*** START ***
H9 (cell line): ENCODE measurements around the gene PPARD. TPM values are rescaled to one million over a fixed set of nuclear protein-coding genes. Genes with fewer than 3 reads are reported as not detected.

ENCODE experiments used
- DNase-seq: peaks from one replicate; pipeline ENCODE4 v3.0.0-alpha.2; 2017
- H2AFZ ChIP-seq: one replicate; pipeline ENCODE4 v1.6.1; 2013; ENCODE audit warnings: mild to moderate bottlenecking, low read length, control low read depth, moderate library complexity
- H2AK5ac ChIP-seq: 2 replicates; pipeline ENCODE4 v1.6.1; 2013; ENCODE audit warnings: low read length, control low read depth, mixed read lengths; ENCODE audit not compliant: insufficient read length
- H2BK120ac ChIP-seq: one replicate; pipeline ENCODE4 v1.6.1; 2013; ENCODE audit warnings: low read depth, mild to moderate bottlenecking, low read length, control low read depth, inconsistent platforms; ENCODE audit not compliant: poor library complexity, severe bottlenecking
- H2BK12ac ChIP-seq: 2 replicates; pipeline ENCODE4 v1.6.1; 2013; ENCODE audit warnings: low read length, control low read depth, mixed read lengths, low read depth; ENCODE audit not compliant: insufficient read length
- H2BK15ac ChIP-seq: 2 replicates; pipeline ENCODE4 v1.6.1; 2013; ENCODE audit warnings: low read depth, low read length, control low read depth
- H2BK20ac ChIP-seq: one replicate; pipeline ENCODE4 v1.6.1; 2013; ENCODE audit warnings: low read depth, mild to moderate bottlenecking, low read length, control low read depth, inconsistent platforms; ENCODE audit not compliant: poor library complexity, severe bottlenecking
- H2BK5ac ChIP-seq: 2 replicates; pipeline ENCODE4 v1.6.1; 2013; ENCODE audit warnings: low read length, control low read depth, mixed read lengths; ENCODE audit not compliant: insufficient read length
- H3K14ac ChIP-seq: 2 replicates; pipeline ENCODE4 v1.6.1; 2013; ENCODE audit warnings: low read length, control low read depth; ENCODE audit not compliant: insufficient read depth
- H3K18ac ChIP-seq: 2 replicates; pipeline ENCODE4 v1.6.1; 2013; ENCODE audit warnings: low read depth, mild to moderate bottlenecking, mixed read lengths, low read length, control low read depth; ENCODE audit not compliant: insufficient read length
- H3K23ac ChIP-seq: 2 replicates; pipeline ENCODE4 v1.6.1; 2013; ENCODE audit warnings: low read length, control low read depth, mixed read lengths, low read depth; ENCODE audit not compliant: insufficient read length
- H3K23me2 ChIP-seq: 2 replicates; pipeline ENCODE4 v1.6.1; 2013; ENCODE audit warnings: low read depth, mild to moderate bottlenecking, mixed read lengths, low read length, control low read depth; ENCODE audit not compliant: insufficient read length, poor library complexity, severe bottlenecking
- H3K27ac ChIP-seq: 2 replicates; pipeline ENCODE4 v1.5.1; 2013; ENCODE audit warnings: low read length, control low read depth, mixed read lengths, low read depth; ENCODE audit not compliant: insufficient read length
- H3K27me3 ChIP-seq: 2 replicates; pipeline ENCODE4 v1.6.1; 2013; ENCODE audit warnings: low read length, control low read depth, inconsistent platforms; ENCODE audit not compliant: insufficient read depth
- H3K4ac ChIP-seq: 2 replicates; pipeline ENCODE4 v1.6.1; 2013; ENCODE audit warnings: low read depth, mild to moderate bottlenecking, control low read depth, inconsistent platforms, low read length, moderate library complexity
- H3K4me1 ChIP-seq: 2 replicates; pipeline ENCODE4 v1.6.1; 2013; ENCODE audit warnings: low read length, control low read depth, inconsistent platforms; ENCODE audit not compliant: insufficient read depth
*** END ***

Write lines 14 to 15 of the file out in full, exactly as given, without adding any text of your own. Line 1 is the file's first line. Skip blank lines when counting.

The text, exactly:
- H3K23me2 ChIP-seq: 2 replicates; pipeline ENCODE4 v1.6.1; 2013; ENCODE audit warnings: low read depth, mild to moderate bottlenecking, mixed read lengths, low read length, control low read depth; ENCODE audit not compliant: insufficient read length, poor library complexity, severe bottlenecking
- H3K27ac ChIP-seq: 2 replicates; pipeline ENCODE4 v1.5.1; 2013; ENCODE audit warnings: low read length, control low read depth, mixed read lengths, low read depth; ENCODE audit not compliant: insufficient read length